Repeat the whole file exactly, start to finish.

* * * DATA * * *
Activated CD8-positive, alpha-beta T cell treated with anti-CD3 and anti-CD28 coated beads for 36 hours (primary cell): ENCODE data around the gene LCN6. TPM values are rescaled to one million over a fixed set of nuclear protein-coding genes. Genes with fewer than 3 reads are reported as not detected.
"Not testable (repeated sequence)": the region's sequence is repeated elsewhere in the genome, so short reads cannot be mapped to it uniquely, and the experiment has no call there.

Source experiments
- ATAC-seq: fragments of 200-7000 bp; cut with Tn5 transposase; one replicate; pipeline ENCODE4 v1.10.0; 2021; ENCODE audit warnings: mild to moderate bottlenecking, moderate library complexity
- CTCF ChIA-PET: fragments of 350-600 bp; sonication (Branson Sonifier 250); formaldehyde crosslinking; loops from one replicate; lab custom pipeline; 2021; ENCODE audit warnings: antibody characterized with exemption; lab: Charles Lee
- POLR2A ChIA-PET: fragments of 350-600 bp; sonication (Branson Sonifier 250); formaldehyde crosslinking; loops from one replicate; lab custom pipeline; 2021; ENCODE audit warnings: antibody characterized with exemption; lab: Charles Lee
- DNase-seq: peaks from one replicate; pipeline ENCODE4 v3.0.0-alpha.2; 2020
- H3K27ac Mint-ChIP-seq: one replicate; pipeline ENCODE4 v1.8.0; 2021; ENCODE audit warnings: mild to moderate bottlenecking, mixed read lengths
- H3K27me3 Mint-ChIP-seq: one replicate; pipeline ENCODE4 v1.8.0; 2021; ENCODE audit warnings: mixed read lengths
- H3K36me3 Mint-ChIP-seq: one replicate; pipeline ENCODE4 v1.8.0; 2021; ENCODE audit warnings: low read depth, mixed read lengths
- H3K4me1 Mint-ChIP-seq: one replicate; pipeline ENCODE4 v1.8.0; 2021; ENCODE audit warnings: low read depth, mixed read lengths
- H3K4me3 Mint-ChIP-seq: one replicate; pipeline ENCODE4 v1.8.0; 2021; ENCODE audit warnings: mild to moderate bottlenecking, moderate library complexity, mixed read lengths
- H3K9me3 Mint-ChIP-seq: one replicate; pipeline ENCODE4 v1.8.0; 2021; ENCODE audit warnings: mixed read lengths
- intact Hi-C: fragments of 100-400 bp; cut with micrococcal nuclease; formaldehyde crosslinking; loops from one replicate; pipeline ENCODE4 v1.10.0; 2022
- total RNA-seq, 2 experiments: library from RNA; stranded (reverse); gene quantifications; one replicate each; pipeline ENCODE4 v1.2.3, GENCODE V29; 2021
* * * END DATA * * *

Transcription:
Activated CD8-positive, alpha-beta T cell treated with anti-CD3 and anti-CD28 coated beads for 36 hours (primary cell): ENCODE data around the gene LCN6. TPM values are rescaled to one million over a fixed set of nuclear protein-coding genes. Genes with fewer than 3 reads are reported as not detected.
"Not testable (repeated sequence)": the region's sequence is repeated elsewhere in the genome, so short reads cannot be mapped to it uniquely, and the experiment has no call there.

Source experiments
- ATAC-seq: fragments of 200-7000 bp; cut with Tn5 transposase; one replicate; pipeline ENCODE4 v1.10.0; 2021; ENCODE audit warnings: mild to moderate bottlenecking, moderate library complexity
- CTCF ChIA-PET: fragments of 350-600 bp; sonication (Branson Sonifier 250); formaldehyde crosslinking; loops from one replicate; lab custom pipeline; 2021; ENCODE audit warnings: antibody characterized with exemption; lab: Charles Lee
- POLR2A ChIA-PET: fragments of 350-600 bp; sonication (Branson Sonifier 250); formaldehyde crosslinking; loops from one replicate; lab custom pipeline; 2021; ENCODE audit warnings: antibody characterized with exemption; lab: Charles Lee
- DNase-seq: peaks from one replicate; pipeline ENCODE4 v3.0.0-alpha.2; 2020
- H3K27ac Mint-ChIP-seq: one replicate; pipeline ENCODE4 v1.8.0; 2021; ENCODE audit warnings: mild to moderate bottlenecking, mixed read lengths
- H3K27me3 Mint-ChIP-seq: one replicate; pipeline ENCODE4 v1.8.0; 2021; ENCODE audit warnings: mixed read lengths
- H3K36me3 Mint-ChIP-seq: one replicate; pipeline ENCODE4 v1.8.0; 2021; ENCODE audit warnings: low read depth, mixed read lengths
- H3K4me1 Mint-ChIP-seq: one replicate; pipeline ENCODE4 v1.8.0; 2021; ENCODE audit warnings: low read depth, mixed read lengths
- H3K4me3 Mint-ChIP-seq: one replicate; pipeline ENCODE4 v1.8.0; 2021; ENCODE audit warnings: mild to moderate bottlenecking, moderate library complexity, mixed read lengths
- H3K9me3 Mint-ChIP-seq: one replicate; pipeline ENCODE4 v1.8.0; 2021; ENCODE audit warnings: mixed read lengths
- intact Hi-C: fragments of 100-400 bp; cut with micrococcal nuclease; formaldehyde crosslinking; loops from one replicate; pipeline ENCODE4 v1.10.0; 2022
- total RNA-seq, 2 experiments: library from RNA; stranded (reverse); gene quantifications; one replicate each; pipeline ENCODE4 v1.2.3, GENCODE V29; 2021